8.2.1 Contour Integration.

8.2.2 Direct Laurent Series Computation.

8.2.3 Properties and z–Transform Table Lookup.

8.2.4 Application: Systems Governed by Difference Equations.

8.3 Related Transforms.

8.3.1 Chirp z–Transform.

8.3.2 Zak Transform.

8.4 Summary.

8.4.1 Historical Notes.

8.4.2 Guide to Problems.

References.

Problems.

9 Frequency–Domain Signal Analysis.

9.1 Narrowband Signal Analysis.

9.1.1 Single Oscillatory Component: Sinusoidal Signals.

9.1.2 Application: Digital Telephony DTMF.

9.1.3 Filter Frequency Response.

9.1.4 Delay.

9.2 Frequency and Phase Estimation.

9.2.1 Windowing.

9.2.2 Windowing Methods.

9.2.3 Power Spectrum Estimation.

9.2.4 Application: Interferometry.

9.3 Discrete filter design and implementation.

9.3.1 Ideal Filters.

9.3.2 Design Using Window Functions.

9.3.3 Approximation.

9.3.4 Z–Transform Design Techniques.

9.3.5 Low–Pass Filter Design.

9.3.6 Frequency Transformations.

9.3.7 Linear Phase.

9.4 Wideband Signal Analysis.

9.4.1 Chirp Detection.

9.4.2 Speech Analysis.

9.4.3 Problematic Examples.

9.5 Analog Filters.

9.5.1 Introduction.

9.5.2 Basic Low–Pass Filters.

9.5.3 Butterworth.

9.5.4 Chebyshev.

9.5.5 Inverse Chebyshev.

9.5.6 Elliptic Filters.

9.5.7 Application: Optimal Filters.

9.6 Specialized Frequency–Domain Techniques.

9.6.1 Chirp–z Transform Application.

9.6.2 Hilbert Transform.

9.6.3 Perfect Reconstruction Filter Banks.

9.7 Summary.

References.

Problems.

10 Time–Frequency Signal Transforms.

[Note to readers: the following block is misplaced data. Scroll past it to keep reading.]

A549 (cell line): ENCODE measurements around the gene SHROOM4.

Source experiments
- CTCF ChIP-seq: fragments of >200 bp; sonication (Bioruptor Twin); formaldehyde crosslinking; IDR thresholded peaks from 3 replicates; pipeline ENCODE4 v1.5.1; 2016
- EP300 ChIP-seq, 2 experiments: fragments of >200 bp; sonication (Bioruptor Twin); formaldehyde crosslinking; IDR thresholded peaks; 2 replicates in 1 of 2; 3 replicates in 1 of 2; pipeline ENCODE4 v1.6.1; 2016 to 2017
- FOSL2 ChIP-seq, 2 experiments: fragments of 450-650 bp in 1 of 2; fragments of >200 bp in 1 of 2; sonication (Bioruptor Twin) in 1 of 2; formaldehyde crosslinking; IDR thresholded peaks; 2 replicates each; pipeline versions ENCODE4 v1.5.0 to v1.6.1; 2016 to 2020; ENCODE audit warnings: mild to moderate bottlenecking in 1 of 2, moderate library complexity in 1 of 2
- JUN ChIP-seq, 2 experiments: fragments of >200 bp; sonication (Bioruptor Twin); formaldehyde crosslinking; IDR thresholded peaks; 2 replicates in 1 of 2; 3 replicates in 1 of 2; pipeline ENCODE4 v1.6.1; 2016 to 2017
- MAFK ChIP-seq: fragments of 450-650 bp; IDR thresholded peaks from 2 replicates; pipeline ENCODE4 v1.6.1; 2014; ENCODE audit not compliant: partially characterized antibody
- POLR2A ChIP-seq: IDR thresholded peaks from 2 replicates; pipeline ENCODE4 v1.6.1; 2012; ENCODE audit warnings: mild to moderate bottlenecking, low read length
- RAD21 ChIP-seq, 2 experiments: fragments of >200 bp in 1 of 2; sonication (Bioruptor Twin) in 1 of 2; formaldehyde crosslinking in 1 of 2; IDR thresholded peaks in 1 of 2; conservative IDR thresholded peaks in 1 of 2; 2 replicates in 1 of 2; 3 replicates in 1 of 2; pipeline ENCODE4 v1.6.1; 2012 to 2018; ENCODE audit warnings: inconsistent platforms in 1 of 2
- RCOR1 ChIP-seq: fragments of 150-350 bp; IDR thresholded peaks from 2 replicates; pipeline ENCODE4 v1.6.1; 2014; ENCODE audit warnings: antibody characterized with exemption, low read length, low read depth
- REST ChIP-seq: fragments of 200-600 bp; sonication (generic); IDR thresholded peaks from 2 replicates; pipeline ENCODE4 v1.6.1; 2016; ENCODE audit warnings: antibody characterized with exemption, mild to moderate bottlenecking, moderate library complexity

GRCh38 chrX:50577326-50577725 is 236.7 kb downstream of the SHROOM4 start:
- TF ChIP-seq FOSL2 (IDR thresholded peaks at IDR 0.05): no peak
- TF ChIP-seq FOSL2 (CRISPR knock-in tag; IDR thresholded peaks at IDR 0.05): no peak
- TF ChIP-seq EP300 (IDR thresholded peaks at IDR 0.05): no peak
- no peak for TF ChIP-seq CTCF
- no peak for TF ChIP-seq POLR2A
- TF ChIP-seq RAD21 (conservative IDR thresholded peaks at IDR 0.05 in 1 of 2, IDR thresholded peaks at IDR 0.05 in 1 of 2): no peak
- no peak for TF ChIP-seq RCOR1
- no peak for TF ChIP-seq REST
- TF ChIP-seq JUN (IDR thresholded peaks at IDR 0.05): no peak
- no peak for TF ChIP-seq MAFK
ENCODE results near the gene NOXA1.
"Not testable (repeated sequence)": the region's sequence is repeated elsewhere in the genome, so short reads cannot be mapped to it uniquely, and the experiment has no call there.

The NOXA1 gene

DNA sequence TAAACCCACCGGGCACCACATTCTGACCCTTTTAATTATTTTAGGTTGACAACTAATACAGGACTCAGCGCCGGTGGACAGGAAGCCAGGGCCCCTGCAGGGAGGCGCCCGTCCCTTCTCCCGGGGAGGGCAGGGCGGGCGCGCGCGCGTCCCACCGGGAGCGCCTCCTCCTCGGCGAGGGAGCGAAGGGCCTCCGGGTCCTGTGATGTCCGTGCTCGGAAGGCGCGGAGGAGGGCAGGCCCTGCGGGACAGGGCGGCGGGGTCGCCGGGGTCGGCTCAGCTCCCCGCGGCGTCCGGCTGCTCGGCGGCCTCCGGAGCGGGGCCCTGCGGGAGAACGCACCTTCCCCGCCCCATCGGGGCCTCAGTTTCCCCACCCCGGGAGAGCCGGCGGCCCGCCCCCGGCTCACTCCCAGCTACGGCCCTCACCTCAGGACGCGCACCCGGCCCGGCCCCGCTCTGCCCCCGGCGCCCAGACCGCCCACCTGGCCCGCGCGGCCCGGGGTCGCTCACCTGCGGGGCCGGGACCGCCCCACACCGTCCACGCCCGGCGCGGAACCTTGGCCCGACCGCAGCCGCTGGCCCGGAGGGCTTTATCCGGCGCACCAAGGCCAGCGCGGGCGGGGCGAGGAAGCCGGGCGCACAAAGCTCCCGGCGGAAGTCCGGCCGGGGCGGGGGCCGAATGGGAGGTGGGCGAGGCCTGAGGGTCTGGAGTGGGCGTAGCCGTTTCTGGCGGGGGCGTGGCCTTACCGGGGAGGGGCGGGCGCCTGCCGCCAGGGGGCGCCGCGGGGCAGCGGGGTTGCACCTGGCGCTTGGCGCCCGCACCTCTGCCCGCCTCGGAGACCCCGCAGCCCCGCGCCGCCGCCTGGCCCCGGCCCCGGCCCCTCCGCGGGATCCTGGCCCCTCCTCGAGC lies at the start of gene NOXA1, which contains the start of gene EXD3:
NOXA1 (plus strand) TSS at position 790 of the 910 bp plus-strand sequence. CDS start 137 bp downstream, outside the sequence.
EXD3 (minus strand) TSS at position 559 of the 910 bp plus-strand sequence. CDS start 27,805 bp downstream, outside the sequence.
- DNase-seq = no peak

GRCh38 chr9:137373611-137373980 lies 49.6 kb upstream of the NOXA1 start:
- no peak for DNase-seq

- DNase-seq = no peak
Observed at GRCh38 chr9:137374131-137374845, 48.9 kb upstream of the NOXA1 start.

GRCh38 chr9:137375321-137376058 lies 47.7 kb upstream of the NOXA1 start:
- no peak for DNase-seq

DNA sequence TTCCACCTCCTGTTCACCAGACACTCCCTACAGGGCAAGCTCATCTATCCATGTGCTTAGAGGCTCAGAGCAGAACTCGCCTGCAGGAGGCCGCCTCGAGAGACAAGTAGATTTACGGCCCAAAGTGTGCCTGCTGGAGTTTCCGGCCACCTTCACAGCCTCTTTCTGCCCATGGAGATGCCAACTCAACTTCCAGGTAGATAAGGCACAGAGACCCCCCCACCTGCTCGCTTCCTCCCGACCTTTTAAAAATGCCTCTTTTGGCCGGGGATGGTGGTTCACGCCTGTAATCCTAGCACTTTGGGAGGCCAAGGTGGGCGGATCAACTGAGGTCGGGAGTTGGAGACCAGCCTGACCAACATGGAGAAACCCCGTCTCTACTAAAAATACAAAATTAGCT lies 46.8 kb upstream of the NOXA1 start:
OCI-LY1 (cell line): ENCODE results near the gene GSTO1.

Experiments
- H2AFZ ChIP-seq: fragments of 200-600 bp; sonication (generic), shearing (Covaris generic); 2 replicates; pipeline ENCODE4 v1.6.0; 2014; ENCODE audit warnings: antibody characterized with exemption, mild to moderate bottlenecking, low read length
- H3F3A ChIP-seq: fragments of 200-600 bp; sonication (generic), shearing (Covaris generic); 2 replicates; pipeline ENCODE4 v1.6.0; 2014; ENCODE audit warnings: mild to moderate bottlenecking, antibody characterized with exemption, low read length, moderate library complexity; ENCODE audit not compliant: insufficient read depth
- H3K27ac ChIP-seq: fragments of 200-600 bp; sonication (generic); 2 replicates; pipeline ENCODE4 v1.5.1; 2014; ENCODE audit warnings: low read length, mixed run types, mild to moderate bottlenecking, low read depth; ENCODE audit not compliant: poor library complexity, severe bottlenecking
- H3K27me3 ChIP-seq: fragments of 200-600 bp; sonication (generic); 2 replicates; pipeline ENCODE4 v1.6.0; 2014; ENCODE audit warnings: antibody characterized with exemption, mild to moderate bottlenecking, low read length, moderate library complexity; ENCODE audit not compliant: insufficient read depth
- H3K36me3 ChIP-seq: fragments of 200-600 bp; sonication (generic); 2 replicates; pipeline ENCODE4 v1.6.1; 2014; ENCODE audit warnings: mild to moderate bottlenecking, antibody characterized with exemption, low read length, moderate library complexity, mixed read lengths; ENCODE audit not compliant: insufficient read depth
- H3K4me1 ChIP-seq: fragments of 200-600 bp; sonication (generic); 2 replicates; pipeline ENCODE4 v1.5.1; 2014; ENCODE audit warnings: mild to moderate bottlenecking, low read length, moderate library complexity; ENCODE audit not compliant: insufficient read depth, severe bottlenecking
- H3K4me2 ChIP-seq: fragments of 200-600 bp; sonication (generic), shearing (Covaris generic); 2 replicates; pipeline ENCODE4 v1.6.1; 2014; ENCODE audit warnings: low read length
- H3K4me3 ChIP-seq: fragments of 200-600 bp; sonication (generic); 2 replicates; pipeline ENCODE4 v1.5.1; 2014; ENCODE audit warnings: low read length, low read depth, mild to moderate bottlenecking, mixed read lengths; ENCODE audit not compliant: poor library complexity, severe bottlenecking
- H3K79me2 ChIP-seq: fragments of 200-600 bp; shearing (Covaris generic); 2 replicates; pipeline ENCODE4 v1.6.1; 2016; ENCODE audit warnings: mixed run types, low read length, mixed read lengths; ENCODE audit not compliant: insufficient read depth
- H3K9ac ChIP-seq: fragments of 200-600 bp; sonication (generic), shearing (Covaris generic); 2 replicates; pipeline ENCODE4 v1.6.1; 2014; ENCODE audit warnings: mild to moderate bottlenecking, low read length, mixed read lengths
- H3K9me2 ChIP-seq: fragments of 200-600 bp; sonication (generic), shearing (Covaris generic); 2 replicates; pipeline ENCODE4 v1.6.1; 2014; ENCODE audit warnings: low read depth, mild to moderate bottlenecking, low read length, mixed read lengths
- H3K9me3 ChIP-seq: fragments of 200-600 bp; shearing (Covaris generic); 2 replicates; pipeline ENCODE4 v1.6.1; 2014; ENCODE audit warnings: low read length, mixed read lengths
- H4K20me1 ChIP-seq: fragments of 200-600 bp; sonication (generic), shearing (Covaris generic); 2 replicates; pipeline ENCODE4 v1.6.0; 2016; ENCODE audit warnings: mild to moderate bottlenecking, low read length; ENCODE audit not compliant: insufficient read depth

10.1 Gabor Transforms.

10.1.1 Introduction.

10.1.2 Interpretations.

10.1.3 Gabor Elementary Functions.

10.1.4 Inversion.

10.1.5 Applications.

10.1.6 Properties.

10.2 Short–Time Fourier Transforms.

10.2.1 Window Functions.

10.2.2 Transforming with a General Window.

10.2.3 Properties.

10.2.4 Time–Frequency Localization.

10.3 Discretization.

10.3.1 Transforming Discrete Signals.

10.3.2 Sampling the Short–Time Fourier Transform.

10.3.3 Extracting Signal Structure.

10.3.4 A Fundamental Limitation.

10.3.5 Frames of Windowed Fourier Atoms.

10.3.6 Status of Gabor s Problem.

10.4.1 Spectrogram.

10.4.2 Wigner Ville Distribution.

10.4.3 Ambiguity Function.

10.4.4 Cross–Term Problems.

10.4.5 Kernel Construction Method.

10.5 The Balian Low Theorem.

10.5.1 Orthonormal Basis Decomposition.

10.5.2 Frame Decomposition.

10.5.3 Avoiding the Balian Low Trap.

10.6 Summary.

10.6.1 Historical Notes.

10.6.2 Resources.

10.6.3 Looking Forward.

References.

Problems.

11 Time–Scale Signal Transforms.

11.1 Signal Scale.

11.2 Continuous Wavelet Transforms.

11.2.1 An Unlikely Discovery.

11.2.2 Basic Theory.

11.2.3 Examples.

11.3 Frames.

11.3.1 Discretization.

11.3.2 Conditions on Wavelet Frames.

11.3.3 Constructing Wavelet Frames.

11.3.4 Better Localization.

11.4 Multiresolution Analysis and Orthogonal Wavelets.

11.4.1 Multiresolution Analysis.

11.4.2 Scaling Function.

11.4.3 Discrete Low–Pass Filter.

11.4.4 Orthonormal Wavelet.

11.5 Summary.

References.

Problems.

12 Mixed–Domain Signal Analysis.

12.1 Wavelet Methods for Signal Structure.

12.1.1 Discrete Wavelet Transform.

12.1.2 Wavelet Pyramid Decomposition.

12.1.3 Application: Multiresolution Shape Recognition.

12.2 Mixed–Domain Signal Processing.

12.2.1 Filtering Methods.

12.2.2 Enhancement Techniques.

12.3 Biophysical Applications.

12.3.1 David Marr s Program.

12.3.2 Psychophysics.

12.4 Discovering Signal Structure.

12.4.1 Edge Detection.

12.4.2 Local Frequency Detection.

12.4.3 Texture Analysis.

12.5 Pattern Recognition Networks.

12.5.1 Coarse–to–Fine Methods.

12.5.2 Pattern Recognition Networks.

12.5.3 Neural Networks.

12.5.4 Application: Process Control.

12.6 Signal Modeling and Matching.

12.6.1 Hidden Markov Models.

12.6.2 Matching Pursuit.

12.6.3 Applications.

12.7 Afterword.

References.

Problems.

Index.